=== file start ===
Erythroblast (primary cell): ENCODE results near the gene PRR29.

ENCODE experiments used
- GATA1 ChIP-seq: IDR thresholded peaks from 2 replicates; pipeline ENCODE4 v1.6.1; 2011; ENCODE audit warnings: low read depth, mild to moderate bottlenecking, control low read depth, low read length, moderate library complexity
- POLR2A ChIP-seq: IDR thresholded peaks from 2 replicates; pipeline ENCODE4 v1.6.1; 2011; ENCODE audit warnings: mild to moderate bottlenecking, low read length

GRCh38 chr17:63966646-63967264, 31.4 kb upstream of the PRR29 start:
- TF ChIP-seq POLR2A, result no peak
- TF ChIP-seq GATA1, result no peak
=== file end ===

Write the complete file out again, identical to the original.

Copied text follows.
Erythroblast (primary cell): ENCODE results near the gene PRR29.

ENCODE experiments used
- GATA1 ChIP-seq: IDR thresholded peaks from 2 replicates; pipeline ENCODE4 v1.6.1; 2011; ENCODE audit warnings: low read depth, mild to moderate bottlenecking, control low read depth, low read length, moderate library complexity
- POLR2A ChIP-seq: IDR thresholded peaks from 2 replicates; pipeline ENCODE4 v1.6.1; 2011; ENCODE audit warnings: mild to moderate bottlenecking, low read length

GRCh38 chr17:63966646-63967264, 31.4 kb upstream of the PRR29 start:
- TF ChIP-seq POLR2A, result no peak
- TF ChIP-seq GATA1, result no peak